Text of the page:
For People With Diabetes, Aggressive Blood Pressure Goals May Not Help

Release Date: November 12, 2013 | By Stephanie Stephens, HBNS Contributing Writer
Research Source: The Cochrane Library

KEY POINTS

  • For people with diabetes and high blood pressure, keeping blood pressure levels lower than the standard 140 over 90 mmHg offered no benefits.
  • Maintaining blood pressure levels lower than standard can mean an increase in medication, which can be inconvenient and costly.
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Many people with diabetes also have high blood pressure. Clinical guidelines have suggested blood pressure levels in people with diabetes should be kept lower than the standard for people without diabetes. However, a new review from The Cochrane Library does not find support for this practice.

“It’s been clinical practice to try to decrease blood pressure as much as possible in this group in order to reduce both mortality and morbidity,” said Jose Agustin Arguedas, M.D., professor in the department of clinical pharmacology at the University of Costa Rica. Several frequently used clinical guidelines suggest that people with diabetes should have blood pressure less than 130 over 80, he said.

Lowering blood pressure typically means increasing the number or dosage of medications, which can be inconvenient and expensive for patients.

In the new review, the researchers studied five trials with a total of 7,314 participants to evaluate whether lower blood pressure targets (less than 130/85 mmHg) for people with diabetes were better than standard blood pressure targets. The review determined that setting blood pressure targets lower than 140 over 90 mmHg in people with diabetes did not lower the risk of heart attack, stroke or death.

“From a diabetes perspective, people with type 2 diabetes have issues other than just blood sugar that determines ultimate risk for complications,” said John E. Anderson, M.D. president for science and medicine at the American Diabetes Association. “Patients with diabetes have increased risk of cardiovascular problems like stroke and heart attack and so treatment for blood sugar, blood pressure and cholesterol are of paramount importance. This Cochrane review correlates and conforms to our standards of care at ADA—that we should treat to target a goal of 140 over 80 or less.”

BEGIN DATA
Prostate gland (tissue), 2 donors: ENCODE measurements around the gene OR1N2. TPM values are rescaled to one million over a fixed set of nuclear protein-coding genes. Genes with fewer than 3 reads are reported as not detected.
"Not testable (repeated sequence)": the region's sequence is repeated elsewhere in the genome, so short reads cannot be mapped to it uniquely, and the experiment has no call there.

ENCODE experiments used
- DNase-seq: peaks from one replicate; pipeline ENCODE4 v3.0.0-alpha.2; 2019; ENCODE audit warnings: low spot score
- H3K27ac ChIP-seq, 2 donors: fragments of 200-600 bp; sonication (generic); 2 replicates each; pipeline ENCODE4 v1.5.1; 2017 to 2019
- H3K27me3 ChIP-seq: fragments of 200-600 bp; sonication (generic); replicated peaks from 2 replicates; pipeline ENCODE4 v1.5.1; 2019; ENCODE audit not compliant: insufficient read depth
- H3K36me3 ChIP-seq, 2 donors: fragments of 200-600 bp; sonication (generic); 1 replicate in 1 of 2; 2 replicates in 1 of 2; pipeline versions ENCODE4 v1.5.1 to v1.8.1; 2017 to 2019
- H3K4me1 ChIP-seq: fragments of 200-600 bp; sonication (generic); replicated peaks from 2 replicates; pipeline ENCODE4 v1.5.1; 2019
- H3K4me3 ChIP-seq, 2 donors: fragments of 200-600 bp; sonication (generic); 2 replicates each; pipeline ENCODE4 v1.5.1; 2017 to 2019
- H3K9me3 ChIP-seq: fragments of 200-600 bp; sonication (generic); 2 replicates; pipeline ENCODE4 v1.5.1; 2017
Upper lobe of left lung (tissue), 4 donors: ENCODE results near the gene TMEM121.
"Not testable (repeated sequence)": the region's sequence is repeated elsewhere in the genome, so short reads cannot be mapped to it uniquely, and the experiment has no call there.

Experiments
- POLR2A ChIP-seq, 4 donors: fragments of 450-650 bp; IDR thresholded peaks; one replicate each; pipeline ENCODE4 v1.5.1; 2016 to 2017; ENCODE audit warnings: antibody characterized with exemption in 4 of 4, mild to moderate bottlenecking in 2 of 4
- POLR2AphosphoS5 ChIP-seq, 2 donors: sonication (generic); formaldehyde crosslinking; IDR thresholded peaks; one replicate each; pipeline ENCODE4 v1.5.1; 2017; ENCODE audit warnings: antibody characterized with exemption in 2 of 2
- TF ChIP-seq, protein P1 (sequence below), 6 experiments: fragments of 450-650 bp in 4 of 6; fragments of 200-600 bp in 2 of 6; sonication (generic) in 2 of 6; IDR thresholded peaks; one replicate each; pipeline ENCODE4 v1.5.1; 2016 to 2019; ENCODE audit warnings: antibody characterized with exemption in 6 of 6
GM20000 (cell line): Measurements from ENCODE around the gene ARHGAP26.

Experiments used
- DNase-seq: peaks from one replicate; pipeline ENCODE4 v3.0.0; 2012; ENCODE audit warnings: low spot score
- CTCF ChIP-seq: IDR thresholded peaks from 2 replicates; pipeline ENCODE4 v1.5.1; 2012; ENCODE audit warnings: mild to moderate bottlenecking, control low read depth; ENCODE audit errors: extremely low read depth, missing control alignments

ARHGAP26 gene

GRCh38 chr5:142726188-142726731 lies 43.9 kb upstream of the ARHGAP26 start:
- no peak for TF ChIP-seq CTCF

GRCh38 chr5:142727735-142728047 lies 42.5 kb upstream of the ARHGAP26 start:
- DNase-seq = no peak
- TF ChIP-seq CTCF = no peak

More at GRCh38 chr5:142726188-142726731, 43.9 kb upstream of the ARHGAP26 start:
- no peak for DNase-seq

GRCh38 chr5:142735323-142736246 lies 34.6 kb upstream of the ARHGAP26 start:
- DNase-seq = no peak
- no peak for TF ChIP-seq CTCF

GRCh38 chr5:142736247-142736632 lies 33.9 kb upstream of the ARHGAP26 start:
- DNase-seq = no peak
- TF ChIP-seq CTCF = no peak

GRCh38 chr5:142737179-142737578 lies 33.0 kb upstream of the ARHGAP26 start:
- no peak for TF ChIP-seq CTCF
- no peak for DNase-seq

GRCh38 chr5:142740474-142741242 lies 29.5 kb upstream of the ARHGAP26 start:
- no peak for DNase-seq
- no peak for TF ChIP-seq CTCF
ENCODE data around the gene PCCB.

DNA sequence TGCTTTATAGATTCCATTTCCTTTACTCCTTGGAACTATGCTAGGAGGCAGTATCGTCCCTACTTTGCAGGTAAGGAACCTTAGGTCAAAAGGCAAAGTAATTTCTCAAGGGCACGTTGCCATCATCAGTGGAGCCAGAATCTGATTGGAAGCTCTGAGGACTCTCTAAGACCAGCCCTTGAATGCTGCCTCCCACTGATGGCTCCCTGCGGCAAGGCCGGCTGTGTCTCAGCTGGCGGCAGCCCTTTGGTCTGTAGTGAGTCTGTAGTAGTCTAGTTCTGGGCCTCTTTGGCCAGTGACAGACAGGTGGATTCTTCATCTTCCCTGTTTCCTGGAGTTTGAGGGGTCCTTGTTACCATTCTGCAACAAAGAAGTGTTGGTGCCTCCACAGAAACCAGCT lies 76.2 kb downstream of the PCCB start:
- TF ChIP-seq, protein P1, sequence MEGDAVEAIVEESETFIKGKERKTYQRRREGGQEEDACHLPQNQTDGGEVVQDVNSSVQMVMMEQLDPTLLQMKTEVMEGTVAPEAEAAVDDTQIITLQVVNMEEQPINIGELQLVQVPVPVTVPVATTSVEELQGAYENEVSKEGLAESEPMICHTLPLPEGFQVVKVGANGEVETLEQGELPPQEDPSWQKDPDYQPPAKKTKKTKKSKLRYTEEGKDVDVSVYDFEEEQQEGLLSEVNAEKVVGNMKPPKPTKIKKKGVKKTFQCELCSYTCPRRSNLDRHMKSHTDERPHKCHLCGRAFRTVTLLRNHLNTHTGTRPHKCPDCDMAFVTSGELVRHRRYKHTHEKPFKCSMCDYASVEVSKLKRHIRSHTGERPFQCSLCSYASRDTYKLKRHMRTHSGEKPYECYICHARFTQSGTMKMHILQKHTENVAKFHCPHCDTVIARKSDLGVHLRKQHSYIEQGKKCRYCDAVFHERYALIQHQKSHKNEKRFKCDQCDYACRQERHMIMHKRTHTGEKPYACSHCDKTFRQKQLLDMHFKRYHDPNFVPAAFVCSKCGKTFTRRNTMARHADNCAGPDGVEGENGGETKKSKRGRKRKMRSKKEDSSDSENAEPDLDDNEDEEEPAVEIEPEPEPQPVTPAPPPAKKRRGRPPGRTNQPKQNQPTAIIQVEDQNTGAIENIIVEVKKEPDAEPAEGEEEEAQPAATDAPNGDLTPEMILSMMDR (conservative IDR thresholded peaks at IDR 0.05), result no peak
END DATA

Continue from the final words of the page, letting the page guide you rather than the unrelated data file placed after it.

For some populations, he said, even more aggressive blood pressure targeting might be appropriate if it can be done without undue burden of medication.

“Surprisingly perhaps, most people assumed it was a recognized fact that we should try to get blood pressure [as low as possible] in this population and therefore additional research wasn’t needed,” noted Arguedas. “We showed we need more research to really answer the question about how to treat high blood pressure in order to achieve the greatest benefit and the lowest risk for this population.”

TERMS OF USE: This story is protected by copyright. When reproducing any material, including interview excerpts, attribution to the Health Behavior News Service, part of the Center for Advancing Health, is required. While the information provided in this news story is from the latest peer-reviewed research, it is not intended to provide medical advice or treatment recommendations. For medical questions or concerns, please consult a health care provider.

For More Information:

Reach the Health Behavior News Service, part of the Center for Advancing Health, at (202) 387-2829 or hbns-editor@cfah.org.

The Cochrane Library (http://www.thecochranelibrary.com) contains high quality health care information, including systematic reviews from The Cochrane Collaboration. These reviews bring together research on the effects of health care and are considered the gold standard for determining the relative effectiveness of different interventions.

Arguedas JA, Leiva V, Wright JM. Blood pressure targets for hypertension in people with diabetes mellitus. Cochrane Database of Systematic Reviews 2010, Issue 1. Art. No.: CD008277. DOI: 10.1002/14651858.CD008277.

Tags for this article:
Diabetes   Heart Disease   Prescription Drugs   Medical/Hospital Practice   Evidence-Based Medicine   Make Good Treatment Decisions  



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